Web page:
We are explicitly told this is a divine test of Abraham (22:1), but it’s not clear if he passes it. In Sunday school, we are told that the story is meant to teach us that human sacrifice is wrong, and animal sacrifice is substituted. As in Hagar’s case, Abraham’s eyes are figuratively opened when he is shown the ram he’ll substitute for Isaac. But his behavior is odd, at least by our standards. Why doesn’t he argue with the Lord? Why doesn’t he at least ask why he is supposed to sacrifice Isaac now, when he has none of his promised descendants yet? Does this mean the covenant is void? Maybe Abraham inferred from the Sodom and Gomorrah debate that the Lord is always right and there’s no point in fighting it. Or maybe Abraham, confident that the covenant is still in force, so Isaac can’t die yet, is testing the Lord, to see who will crack first, and it turns out that the Lord does, sending an angel to stop the sacrifice.
Verse 22:19 reads “Abraham returned,” and the Hebrew is in the singular. Whether or not Abraham is physically alone, i.e., without Isaac, he is alone spiritually. The Lord never speaks to him again. Abraham moves onward, as do we, and the portion ends with the birth of Rebecca, Abraham’s great-niece.
“The good guest is almost invisible, enjoying him or herself, communing with fellow guests, and, most of all, enjoying the generous hospitality of the hosts”
Emily Post quotes (American authority on social behaviour who crafted her advice by applying good sense and thoughtfulness to basic human interactions. 1872–1960)
“When I sell liquor, its called bootlegging; when my patrons serve it on Lake Shore Drive, its calledhospitality”
Al Capone quotes (Famous American gangster in the 1920s and 1930s. 1899–1947)
Top Ten World Series References in Parshat Vayera
by weekly bang staff Posted: 10-27-2007(Viewed 1510 times)
10. Avraham kicked dirt on The Ump, Hashem, arguing the call to destroy S’dom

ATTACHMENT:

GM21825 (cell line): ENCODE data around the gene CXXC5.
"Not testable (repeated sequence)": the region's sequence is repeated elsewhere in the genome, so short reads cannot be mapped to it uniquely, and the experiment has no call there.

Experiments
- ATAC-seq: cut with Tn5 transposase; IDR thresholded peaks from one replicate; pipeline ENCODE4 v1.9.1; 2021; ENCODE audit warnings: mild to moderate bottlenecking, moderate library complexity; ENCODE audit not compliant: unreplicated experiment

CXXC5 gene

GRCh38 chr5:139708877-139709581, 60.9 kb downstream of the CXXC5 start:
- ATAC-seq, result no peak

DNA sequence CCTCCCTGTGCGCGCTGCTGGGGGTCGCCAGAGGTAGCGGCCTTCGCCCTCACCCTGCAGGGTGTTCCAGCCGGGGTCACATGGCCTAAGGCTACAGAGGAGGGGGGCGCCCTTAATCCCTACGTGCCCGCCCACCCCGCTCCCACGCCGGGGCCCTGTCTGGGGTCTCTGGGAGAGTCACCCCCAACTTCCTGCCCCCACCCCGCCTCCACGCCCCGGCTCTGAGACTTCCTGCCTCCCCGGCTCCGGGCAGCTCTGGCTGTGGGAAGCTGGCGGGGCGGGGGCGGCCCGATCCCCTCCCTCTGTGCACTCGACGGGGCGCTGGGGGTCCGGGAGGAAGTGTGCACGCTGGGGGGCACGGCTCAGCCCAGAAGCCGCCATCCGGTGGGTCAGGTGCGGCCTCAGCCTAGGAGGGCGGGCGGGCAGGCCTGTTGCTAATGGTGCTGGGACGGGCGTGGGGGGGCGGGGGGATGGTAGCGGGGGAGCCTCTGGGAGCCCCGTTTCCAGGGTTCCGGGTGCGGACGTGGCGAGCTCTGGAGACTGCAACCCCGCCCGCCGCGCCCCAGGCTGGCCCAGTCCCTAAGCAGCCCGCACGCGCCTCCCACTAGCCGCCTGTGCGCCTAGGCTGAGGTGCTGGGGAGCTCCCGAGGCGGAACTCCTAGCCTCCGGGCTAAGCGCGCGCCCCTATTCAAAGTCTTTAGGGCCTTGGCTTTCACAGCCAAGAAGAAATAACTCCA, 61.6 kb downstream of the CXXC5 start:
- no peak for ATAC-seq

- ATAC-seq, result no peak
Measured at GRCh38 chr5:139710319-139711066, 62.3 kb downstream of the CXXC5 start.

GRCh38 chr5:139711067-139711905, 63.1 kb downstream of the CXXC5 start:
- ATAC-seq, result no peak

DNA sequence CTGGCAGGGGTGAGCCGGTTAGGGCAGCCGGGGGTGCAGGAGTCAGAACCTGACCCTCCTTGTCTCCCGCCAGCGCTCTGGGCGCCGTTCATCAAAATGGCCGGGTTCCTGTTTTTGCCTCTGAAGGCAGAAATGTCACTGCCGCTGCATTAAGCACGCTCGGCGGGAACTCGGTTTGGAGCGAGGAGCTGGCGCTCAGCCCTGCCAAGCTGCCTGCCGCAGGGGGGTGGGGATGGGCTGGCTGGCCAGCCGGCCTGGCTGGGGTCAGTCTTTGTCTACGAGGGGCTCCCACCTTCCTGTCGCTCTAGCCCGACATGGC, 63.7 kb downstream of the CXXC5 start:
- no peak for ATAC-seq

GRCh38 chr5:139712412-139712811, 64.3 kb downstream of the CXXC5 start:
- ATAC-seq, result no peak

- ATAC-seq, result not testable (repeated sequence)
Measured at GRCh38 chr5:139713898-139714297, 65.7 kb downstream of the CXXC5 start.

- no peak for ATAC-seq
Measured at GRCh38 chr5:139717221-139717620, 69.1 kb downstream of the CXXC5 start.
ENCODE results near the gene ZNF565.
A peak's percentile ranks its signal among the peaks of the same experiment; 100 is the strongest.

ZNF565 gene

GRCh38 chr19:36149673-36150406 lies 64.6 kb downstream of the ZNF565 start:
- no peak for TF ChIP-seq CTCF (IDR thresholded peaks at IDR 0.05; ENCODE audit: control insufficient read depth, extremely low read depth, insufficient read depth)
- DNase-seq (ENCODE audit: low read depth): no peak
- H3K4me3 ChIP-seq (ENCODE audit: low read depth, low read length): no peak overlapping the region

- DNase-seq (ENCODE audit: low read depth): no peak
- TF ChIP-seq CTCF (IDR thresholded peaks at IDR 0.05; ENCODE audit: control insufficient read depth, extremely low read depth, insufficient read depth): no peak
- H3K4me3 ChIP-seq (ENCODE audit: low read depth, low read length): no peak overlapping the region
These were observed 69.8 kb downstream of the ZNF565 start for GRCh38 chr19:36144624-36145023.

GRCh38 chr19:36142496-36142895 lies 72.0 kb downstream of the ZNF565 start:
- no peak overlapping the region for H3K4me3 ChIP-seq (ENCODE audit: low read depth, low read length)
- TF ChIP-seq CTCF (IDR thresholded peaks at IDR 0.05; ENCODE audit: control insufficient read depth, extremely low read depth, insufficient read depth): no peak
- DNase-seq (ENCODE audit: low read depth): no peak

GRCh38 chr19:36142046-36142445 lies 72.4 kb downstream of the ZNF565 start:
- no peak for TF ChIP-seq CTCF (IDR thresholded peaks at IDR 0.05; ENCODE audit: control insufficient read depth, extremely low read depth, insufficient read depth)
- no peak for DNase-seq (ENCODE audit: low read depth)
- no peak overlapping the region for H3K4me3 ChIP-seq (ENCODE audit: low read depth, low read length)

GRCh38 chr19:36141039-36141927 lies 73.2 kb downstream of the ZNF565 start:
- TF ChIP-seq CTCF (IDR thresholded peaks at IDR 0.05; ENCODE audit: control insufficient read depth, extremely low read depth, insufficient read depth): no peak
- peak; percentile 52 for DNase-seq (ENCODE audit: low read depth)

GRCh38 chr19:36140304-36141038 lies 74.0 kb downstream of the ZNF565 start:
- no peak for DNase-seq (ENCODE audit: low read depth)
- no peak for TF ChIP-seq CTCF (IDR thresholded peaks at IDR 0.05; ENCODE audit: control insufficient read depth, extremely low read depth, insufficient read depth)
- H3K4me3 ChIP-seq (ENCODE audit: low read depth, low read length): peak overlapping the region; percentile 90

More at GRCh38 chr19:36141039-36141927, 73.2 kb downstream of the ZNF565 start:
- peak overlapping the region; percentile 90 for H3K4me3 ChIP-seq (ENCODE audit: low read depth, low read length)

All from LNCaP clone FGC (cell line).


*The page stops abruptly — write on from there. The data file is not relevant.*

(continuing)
9. Lot’s Wife became the first pitcher’s mound
8. The Astrodome, Skydome can’t compare to S’dome
7. Boston winning another series?? That’d make even Sarah laugh
6. Avraham and Avimelech cut a deal and call the place “Beer Sheva”, instantly making getting a beer in the 7th inning a mitzvah
5. Sarah Kicks Hagar and Yishmael out together – a double play
4. Youkilis* = You Kill is(aac)??!
3. Avraham took off his shoes on the holy ground, exposing the Red Sox
2. Avraham relieves starter Yishmael, bringing in Yitzchak for the save
1. Hashem brings in the goat to close.
*NY Yankees 3rd baseman Kevin Youkilis (I had to look that up. IGP)
Doctor’s Surprise Tuesday, July 26th, 2005
A woman went to the doctor’s office. She was seen by one of the new doctors, but after about 4 minutes in the examination room, she burst out, screaming as she ran down the hall. An older doctor stopped her and asked what the problem was, and she explained. He had her sit down and relax in another room.
The older doctor marched back to the first and demanded, “What’s the matter with you? Mrs. Terry is 63 years old and has four grown children and seven grandchildren, and you told her she was pregnant?”
The new doctor smiled smugly as he continued to write on his clipboard, “Cured her hiccups, though, didn’t I?””
Laughter is the best medicine
http://rickhampton.com/humor.htm (sent out in 2003)
The Sacrifice of Isaac
Some theologians were trying to figure out how old Isaac was when he was about to be sacrificed. They set a minimum age of 6 because he could tell there wasn’t a sacrifice and was able to help carry the wood. They also set a maximum age of 12, because if he was over that, he would have been a teenager, and that wouldn’t have been a sacrifice.